One such business is owned by Brittany England, who miscarried last year. As the owner of Oregon-based marketing agency Kinship Creative, she wanted to set an example by speaking openly to her staff at about her experience, as well as introducing an official paid miscarriage leave policy. Kinship’s leave policy doesn’t set a specific time frame, but encourages at least a week off.
“After I read about New Zealand’s decision to provide paid leave to workers after a miscarriage, my whole perspective shifted. I knew I needed to take action,” says 32-year-old England, who shared her story further in a blog post.
Crushed by negative news?Sign up for the Reasons to be Cheerful newsletter.
“By embracing a policy that provides paid leave to employees during a miscarriage, for both partners, we’re not only recognizing the emotional and physical hardship of the experience, we’re normalizing the experience, for employees and managers.”
England acknowledges the desire to remain anonymous when applying for miscarriage leave, but believes it’s more important to challenge the reasons women fear speaking openly about it in the workplace. “We’re still having the conversation about women fearing discrimination in the workplace based on being pregnant. We need to flip the script, and companies need to be at the helm of change.”
Indeed, all businesses I researched on this issue offer miscarriage leave with the option of anonymity, with affected employees able to go directly to HR confidentially, or apply anonymously through an internal portal.
It’s the path I chose when I miscarried in 2018. I took a minimal amount of sick leave under the guise of general illness, despite still cramping, bleeding and feeling in a daze. I was in the process of transitioning from a temporary to a permanent contract and promotion, and I didn’t want to jeopardize it by giving the impression I’d soon be abandoning the company for maternity leave and wasn’t worth the investment.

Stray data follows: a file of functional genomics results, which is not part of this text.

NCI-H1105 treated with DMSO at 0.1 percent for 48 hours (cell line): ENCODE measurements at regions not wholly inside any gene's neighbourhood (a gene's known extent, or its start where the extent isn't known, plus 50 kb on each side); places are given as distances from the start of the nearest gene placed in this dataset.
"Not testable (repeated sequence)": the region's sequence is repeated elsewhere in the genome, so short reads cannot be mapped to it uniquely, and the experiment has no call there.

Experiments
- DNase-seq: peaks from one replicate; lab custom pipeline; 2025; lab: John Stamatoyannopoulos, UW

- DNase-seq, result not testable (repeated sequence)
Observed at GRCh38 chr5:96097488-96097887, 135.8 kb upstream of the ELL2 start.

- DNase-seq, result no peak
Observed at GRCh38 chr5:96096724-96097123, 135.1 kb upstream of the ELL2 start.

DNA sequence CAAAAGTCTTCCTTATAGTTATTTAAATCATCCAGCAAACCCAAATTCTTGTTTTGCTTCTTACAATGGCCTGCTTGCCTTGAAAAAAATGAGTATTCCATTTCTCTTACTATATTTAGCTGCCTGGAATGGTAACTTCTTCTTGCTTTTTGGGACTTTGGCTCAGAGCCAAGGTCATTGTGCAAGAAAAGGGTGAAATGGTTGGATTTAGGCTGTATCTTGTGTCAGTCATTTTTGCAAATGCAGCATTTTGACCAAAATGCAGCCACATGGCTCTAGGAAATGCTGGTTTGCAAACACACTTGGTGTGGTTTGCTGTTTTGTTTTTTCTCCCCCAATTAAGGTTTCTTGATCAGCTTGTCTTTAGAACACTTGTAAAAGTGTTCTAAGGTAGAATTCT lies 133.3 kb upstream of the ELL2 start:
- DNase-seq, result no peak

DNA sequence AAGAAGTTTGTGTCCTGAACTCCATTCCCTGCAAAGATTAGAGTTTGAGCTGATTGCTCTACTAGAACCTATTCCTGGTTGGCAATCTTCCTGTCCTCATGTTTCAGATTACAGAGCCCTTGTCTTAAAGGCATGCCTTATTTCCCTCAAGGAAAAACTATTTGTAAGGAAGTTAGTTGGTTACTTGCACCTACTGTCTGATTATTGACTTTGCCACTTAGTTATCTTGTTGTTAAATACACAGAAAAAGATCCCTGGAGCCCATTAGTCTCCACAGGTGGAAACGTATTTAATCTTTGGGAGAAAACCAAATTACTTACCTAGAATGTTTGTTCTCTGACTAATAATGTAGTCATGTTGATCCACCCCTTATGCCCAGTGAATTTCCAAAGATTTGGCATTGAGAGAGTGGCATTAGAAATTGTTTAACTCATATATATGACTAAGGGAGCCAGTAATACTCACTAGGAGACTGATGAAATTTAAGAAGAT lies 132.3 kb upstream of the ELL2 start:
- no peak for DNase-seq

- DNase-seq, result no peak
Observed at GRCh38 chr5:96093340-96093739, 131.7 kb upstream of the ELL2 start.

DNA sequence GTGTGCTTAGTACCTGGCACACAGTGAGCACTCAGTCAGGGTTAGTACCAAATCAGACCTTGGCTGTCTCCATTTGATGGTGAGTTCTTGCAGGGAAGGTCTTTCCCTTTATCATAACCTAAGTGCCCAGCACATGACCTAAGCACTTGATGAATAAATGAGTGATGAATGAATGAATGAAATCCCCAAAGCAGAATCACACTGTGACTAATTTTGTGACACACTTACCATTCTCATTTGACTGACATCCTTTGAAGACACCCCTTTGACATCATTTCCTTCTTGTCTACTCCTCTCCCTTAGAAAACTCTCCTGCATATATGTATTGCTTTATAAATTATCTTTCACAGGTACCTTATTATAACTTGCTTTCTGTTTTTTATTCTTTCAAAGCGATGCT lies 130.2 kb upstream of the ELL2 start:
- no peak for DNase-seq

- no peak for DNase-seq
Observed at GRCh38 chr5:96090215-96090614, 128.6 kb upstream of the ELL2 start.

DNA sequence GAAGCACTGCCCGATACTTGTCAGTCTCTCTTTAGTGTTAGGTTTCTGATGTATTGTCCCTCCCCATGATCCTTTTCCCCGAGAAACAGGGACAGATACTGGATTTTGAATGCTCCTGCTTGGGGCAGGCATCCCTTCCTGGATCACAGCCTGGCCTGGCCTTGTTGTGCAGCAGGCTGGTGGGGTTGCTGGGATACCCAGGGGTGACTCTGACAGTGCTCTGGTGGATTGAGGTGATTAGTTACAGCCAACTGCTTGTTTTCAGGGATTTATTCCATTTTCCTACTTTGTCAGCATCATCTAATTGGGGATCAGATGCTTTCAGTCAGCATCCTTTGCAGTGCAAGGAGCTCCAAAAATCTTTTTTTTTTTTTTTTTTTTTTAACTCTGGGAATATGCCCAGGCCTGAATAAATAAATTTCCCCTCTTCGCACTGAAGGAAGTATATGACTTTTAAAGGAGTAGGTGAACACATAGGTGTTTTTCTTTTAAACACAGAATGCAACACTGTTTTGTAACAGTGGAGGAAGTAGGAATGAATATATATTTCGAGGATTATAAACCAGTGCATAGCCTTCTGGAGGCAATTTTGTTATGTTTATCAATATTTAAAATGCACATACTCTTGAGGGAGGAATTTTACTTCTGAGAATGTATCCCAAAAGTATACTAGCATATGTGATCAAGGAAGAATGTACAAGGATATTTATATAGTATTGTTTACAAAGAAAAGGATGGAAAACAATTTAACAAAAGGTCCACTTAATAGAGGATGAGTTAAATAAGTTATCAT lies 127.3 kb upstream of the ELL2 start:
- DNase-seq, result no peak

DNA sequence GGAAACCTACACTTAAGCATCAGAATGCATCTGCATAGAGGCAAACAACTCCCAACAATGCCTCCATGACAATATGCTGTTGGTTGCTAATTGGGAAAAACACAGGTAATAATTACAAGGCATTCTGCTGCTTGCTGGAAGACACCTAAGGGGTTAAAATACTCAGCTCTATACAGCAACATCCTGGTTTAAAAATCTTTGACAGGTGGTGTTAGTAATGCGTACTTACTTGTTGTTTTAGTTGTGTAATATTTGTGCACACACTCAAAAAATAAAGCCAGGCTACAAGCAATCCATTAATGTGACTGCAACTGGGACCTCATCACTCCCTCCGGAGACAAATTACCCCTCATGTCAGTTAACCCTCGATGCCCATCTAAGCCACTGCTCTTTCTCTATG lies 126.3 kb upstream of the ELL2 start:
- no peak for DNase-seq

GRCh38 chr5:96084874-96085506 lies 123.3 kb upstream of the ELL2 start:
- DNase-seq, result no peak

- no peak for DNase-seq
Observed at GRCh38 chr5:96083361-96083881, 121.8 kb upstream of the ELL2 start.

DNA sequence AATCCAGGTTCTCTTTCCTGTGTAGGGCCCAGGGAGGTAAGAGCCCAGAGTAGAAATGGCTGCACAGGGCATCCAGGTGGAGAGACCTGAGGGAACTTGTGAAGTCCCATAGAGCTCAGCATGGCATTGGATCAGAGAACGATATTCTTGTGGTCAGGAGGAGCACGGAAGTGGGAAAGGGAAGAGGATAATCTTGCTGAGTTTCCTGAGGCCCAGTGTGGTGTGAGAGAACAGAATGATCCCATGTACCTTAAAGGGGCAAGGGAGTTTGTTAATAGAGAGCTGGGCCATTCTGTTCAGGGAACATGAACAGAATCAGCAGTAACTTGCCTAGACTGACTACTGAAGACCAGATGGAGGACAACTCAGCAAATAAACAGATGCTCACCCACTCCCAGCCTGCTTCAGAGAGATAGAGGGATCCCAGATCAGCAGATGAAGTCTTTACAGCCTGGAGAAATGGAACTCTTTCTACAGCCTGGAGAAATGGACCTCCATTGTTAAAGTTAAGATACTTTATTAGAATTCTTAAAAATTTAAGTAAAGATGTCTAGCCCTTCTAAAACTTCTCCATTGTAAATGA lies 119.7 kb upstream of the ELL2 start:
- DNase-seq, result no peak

Pregnancy discrimination is real, and it’s highly likely that for every case that surfaces, far more go unreported. The ones we do know about are troubling. Just last month, U.K. real estate agent Alice Thompson was awarded about $247,000 by an employment tribunal for being denied flexible working to take her young daughter to daycare. Thompson claimed the negative treatment began as soon as she revealed her pregnancy. And last year, the beauty brand Liz Earle was ordered to pay out around $23,000 to former employee Helen Larkin, after making her redundant at eight months pregnant. Larkin was then contacted by hundreds of women who also experienced workplace discrimination while pregnant.
Anonymity versus openness is a fine line to walk. Anonymity gives people the confidence to take the time they need to recover, without feeling threatened by pregnancy-related repercussions. While openness can help change company cultures, it will only be forthcoming against the security of a company-wide miscarriage policy.
In Brittany England’s example, the combination of openness and policy is already having the intended effect.
“I have been blown away by the response. Women and their partners have shared their personal stories with me about their grief, their loss, and the challenge or wins of navigating work while experiencing a miscarriage,” she says. “Others have passed along my article to their HR or leadership teams, in hopes of encouraging change. And business leaders and owners have shared that they are working to change their policies to include miscarriage leave. These are all wins, and it’s just the beginning of the conversation.”